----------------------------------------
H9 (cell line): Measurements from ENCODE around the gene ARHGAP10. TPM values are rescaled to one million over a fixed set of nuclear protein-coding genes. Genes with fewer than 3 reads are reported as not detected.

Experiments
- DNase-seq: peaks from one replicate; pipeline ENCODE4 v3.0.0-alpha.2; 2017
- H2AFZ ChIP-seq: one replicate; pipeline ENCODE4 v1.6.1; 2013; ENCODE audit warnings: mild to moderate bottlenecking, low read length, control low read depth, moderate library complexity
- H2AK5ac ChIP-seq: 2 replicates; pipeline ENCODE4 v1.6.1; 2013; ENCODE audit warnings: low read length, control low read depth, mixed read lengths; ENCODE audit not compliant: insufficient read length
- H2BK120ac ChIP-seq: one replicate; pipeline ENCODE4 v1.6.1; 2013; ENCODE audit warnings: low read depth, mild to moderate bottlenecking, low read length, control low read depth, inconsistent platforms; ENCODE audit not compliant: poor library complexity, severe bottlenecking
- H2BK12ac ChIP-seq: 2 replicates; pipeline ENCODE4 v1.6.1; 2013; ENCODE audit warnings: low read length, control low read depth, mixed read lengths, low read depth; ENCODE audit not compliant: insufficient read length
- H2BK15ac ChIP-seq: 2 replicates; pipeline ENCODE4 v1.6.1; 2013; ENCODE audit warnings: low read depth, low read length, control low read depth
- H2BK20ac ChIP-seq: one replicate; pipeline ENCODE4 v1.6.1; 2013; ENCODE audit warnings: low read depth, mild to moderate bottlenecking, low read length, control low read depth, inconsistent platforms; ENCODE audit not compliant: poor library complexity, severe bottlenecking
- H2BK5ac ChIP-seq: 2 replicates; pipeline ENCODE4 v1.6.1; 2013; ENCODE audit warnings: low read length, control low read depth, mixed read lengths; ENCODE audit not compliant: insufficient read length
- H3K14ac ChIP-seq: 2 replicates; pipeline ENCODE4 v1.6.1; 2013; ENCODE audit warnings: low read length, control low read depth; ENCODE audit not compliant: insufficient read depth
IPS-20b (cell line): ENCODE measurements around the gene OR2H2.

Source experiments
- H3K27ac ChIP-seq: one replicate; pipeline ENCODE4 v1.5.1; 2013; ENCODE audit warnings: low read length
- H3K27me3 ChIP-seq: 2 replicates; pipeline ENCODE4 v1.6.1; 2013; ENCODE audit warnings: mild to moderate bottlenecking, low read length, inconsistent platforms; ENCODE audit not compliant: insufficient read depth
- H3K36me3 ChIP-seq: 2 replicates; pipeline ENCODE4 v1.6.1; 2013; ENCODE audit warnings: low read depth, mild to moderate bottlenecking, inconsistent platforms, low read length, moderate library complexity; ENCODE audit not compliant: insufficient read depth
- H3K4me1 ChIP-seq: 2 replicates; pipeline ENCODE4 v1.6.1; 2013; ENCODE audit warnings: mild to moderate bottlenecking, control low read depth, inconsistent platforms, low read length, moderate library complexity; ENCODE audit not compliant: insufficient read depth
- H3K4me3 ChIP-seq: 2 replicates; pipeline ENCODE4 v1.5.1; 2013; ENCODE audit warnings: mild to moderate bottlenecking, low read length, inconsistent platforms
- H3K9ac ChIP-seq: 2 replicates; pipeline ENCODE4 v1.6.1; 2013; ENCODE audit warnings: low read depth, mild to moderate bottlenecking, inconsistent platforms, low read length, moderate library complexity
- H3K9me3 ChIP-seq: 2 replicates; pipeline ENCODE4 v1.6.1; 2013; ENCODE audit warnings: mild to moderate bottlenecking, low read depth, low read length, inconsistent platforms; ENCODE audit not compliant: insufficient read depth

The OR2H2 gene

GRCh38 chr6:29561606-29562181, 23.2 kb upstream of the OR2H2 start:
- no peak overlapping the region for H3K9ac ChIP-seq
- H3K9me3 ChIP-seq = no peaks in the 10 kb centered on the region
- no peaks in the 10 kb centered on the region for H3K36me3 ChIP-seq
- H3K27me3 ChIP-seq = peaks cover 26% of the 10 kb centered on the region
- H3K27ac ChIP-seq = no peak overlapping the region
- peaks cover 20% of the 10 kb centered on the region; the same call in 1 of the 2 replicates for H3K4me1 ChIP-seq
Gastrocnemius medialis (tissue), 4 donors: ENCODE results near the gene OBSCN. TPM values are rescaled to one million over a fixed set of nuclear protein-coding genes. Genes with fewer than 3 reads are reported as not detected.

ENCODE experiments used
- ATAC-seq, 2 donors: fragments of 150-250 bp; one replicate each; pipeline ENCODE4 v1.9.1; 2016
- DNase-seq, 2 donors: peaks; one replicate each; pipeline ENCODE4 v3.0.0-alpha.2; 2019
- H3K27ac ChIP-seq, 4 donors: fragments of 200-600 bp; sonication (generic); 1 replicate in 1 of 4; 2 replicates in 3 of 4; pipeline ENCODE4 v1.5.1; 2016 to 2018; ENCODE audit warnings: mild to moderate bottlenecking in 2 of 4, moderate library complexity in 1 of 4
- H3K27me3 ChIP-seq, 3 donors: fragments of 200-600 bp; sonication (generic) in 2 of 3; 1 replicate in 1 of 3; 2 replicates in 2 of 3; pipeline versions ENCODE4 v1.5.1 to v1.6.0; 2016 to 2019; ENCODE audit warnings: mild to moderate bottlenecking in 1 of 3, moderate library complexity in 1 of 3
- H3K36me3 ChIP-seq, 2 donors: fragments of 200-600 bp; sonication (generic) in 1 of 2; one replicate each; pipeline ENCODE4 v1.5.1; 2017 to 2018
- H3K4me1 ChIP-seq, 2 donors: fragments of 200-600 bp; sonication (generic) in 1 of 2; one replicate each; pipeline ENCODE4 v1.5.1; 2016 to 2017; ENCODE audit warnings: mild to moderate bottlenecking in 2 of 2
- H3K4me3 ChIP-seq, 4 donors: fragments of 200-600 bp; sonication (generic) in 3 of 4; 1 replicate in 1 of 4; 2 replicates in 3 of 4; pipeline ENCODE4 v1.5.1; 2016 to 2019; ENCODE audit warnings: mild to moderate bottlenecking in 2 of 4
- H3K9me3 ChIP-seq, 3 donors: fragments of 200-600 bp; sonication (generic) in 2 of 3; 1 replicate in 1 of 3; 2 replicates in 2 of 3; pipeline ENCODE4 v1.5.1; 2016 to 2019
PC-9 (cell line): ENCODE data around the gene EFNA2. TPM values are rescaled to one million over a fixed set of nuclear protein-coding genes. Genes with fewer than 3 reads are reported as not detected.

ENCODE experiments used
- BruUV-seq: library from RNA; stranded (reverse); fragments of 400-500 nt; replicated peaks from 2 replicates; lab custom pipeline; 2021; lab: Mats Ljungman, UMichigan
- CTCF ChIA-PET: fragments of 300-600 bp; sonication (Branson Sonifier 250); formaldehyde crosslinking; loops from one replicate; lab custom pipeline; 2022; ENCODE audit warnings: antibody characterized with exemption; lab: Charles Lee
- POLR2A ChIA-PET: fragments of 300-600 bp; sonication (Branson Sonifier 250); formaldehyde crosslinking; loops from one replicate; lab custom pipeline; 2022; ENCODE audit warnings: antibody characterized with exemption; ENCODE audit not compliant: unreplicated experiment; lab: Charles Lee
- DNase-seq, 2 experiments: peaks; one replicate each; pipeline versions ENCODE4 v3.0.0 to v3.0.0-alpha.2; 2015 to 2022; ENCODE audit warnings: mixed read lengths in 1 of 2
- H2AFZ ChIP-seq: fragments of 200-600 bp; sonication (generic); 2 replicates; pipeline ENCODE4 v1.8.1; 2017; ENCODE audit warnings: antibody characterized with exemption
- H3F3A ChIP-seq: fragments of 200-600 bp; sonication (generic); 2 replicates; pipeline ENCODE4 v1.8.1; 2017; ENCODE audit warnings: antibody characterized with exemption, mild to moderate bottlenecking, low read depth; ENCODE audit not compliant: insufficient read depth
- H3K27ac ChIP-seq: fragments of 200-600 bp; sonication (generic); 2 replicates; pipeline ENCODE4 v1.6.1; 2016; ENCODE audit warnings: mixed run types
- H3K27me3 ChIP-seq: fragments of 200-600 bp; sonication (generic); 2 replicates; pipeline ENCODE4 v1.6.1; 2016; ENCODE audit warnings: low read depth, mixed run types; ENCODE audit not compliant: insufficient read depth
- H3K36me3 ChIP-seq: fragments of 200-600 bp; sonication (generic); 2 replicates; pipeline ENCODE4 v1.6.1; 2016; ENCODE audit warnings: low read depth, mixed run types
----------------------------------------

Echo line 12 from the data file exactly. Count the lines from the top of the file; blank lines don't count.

IPS-20b (cell line): ENCODE measurements around the gene OR2H2.